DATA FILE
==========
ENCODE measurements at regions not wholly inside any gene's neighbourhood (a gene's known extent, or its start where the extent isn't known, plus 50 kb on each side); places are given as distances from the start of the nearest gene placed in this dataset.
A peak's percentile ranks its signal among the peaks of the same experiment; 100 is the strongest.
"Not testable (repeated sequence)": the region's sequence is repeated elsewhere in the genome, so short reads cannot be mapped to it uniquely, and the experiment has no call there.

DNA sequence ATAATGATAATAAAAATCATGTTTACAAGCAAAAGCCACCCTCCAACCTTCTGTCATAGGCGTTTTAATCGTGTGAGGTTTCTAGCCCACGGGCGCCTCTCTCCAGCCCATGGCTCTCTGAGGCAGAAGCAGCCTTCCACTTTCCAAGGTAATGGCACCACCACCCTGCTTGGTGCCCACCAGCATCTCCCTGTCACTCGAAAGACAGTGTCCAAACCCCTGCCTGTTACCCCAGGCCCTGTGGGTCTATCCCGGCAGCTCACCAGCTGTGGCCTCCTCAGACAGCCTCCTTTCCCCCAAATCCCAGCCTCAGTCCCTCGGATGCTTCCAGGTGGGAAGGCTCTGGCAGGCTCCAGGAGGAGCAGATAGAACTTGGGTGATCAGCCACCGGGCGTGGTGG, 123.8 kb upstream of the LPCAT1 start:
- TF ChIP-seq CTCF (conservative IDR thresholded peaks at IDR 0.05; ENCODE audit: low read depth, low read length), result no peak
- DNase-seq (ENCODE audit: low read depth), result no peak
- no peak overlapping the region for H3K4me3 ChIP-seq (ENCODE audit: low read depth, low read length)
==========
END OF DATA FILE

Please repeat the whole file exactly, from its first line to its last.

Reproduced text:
ENCODE measurements at regions not wholly inside any gene's neighbourhood (a gene's known extent, or its start where the extent isn't known, plus 50 kb on each side); places are given as distances from the start of the nearest gene placed in this dataset.
A peak's percentile ranks its signal among the peaks of the same experiment; 100 is the strongest.
"Not testable (repeated sequence)": the region's sequence is repeated elsewhere in the genome, so short reads cannot be mapped to it uniquely, and the experiment has no call there.

DNA sequence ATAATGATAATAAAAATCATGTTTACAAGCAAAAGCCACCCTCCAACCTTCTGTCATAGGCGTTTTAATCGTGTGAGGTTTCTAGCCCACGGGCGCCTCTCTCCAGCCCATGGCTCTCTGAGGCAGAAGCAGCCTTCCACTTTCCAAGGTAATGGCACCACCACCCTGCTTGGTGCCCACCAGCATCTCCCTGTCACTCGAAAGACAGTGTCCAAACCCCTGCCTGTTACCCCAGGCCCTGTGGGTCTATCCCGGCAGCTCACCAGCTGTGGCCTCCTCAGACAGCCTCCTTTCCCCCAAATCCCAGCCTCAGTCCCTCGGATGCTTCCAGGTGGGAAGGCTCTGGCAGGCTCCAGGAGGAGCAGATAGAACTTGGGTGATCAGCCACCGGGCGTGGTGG, 123.8 kb upstream of the LPCAT1 start:
- TF ChIP-seq CTCF (conservative IDR thresholded peaks at IDR 0.05; ENCODE audit: low read depth, low read length), result no peak
- DNase-seq (ENCODE audit: low read depth), result no peak
- no peak overlapping the region for H3K4me3 ChIP-seq (ENCODE audit: low read depth, low read length)